38 North: The US-DPRK “Choose Your Own Adventure” Experience by Andray Abrahamian

[From time to time CanKor alerts readers to papers published by our partner-site 38North. The following article is authored by  Andray Abrahamian.  Please follow our link to the current article on the 38North site. –CanKor]

The US-DPRK deal signed last month is a softline message; the Satellite Launch is a hardline one. Washington would do well to ignore the hardline one.

In 1962, with the United States and the USSR seemingly spiraling towards nuclear war, Khrushchev and Kennedy engineered history’s most important diplomatic breakthrough.

At the height of the Cuban Missile Crisis, with both the White House and the Kremlin under incredible pressure, Khrushchev sent Kennedy a message that demanded a declaration of non-aggression from the United States towards Cuba in return for a Soviet withdrawal. The next morning, however, after consultation with government officials more inclined to take a harder line, Khrushchev sent Kennedy a second letter. This one demanded the United States remove its Jupiter missiles from Italy and Turkey as part of the deal, a proposal that would have made Kennedy appear to cave to high-stakes blackmail had he accepted it. Read the rest of this entry »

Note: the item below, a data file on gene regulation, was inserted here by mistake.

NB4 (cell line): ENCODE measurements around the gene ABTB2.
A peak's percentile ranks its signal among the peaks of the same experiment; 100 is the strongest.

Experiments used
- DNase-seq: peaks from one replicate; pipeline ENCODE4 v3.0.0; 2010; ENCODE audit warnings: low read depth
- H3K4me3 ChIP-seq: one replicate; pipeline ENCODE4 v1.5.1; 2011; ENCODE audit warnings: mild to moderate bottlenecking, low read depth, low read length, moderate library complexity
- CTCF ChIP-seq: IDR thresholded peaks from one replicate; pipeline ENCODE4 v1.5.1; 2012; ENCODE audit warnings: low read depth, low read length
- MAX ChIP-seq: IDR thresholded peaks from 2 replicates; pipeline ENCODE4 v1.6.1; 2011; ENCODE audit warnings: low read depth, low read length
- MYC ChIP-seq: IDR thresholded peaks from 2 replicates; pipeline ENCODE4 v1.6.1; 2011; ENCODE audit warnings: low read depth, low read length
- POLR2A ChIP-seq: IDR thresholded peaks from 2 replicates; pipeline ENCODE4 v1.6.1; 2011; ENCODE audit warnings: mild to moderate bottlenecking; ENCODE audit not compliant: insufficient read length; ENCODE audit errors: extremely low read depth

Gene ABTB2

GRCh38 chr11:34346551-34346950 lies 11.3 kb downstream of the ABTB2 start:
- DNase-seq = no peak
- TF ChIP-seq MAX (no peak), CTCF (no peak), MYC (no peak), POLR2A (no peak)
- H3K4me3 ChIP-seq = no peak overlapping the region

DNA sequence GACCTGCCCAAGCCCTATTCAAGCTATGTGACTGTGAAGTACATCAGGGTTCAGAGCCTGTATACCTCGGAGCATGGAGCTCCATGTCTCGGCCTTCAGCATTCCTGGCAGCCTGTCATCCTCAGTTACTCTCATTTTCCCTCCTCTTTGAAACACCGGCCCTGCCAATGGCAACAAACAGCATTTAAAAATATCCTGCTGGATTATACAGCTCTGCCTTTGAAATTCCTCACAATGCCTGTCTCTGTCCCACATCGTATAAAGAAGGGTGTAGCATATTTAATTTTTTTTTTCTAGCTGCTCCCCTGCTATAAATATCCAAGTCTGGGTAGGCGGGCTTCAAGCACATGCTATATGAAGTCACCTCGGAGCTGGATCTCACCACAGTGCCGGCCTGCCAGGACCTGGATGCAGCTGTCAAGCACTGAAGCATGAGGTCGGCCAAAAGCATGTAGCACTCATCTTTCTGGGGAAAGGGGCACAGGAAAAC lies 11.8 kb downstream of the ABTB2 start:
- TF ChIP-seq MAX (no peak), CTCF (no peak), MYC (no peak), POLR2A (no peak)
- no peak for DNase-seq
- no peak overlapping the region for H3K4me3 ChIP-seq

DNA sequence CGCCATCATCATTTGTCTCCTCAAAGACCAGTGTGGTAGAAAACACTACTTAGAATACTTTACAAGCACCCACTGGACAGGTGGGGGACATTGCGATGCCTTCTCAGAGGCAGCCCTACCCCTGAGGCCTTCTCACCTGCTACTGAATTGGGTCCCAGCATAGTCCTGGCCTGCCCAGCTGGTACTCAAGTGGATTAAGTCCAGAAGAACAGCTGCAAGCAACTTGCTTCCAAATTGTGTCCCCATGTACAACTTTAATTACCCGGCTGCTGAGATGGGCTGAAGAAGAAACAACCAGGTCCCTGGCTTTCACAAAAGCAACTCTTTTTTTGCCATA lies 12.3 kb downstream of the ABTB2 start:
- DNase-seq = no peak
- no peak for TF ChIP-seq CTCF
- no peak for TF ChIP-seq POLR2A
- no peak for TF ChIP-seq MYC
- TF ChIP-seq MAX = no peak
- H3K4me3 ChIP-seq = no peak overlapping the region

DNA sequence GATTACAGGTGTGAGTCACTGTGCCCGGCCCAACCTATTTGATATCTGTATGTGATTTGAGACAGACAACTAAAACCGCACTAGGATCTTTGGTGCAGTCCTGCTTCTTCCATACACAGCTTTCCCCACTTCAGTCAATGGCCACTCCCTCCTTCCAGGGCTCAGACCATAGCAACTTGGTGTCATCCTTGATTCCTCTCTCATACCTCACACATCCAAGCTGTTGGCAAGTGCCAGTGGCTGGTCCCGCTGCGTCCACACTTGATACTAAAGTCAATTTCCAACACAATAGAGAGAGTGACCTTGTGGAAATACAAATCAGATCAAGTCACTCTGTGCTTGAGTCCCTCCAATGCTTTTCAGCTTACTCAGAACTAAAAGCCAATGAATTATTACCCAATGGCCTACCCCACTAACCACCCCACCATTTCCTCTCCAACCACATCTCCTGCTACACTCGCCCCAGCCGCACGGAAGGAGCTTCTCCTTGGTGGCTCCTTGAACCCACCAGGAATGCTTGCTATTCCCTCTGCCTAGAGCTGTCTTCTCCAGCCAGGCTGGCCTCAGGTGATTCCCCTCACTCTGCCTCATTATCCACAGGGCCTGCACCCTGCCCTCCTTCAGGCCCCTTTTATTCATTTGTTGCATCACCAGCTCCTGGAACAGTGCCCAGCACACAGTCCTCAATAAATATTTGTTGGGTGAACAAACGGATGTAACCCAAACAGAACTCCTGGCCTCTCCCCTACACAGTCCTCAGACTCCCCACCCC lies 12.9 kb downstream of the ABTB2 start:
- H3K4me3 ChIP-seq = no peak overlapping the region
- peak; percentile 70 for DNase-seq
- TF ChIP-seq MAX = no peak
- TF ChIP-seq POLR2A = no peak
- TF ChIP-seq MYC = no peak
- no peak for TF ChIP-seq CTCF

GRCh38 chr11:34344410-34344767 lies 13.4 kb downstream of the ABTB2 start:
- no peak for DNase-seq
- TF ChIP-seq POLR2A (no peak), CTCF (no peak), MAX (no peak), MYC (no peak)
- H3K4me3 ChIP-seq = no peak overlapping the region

The End of the Beginning: Bringing About a Khrushchev Thaw in the DPRK

In the midst of Britain’s darkest hour, Winston Churchill famously remarked in 1942 that what the country faced was not “the end, it is not even the beginning of the end; but it is, perhaps, the end of the beginning.”

If there is anything to describe the events of what we have witnessed in the DPRK in the past week or so, Churchill’s words could not be closer to the truth. We seem to be at a bridge that has never been crossed in the history of the country, and no one is quite sure how long, or even how sturdy, this bridge actually is. The fact that this bridge is now in the horizon may also help some of us to rethink positions we have had in the past as well.

For many of us, from the perspective of observing North Korea from the “outside in,” the DPRK presents some unique and difficult challenges. It is important to note that it is in fact not even a fraction of the country that is responsible for the challenges that we are faced with; our quibble is with the people in Pyongyang who seem to hold the reins of power in that country.

With Kim Jong Il’s death, there has been a renewed interest in what we on the outside should be doing about those folks in Pyongyang we seem to have this quibble with. After all, we seem to be back at square one when it comes to dealing with the regime. Ten years of the Sunshine Policy brought very little in practical progress when it came to forcing the North Koreans to take off the proverbial Aesopian jacket. On the other hand, the last five years of hardline policies have produced equally dismal results. Read the rest of this entry »

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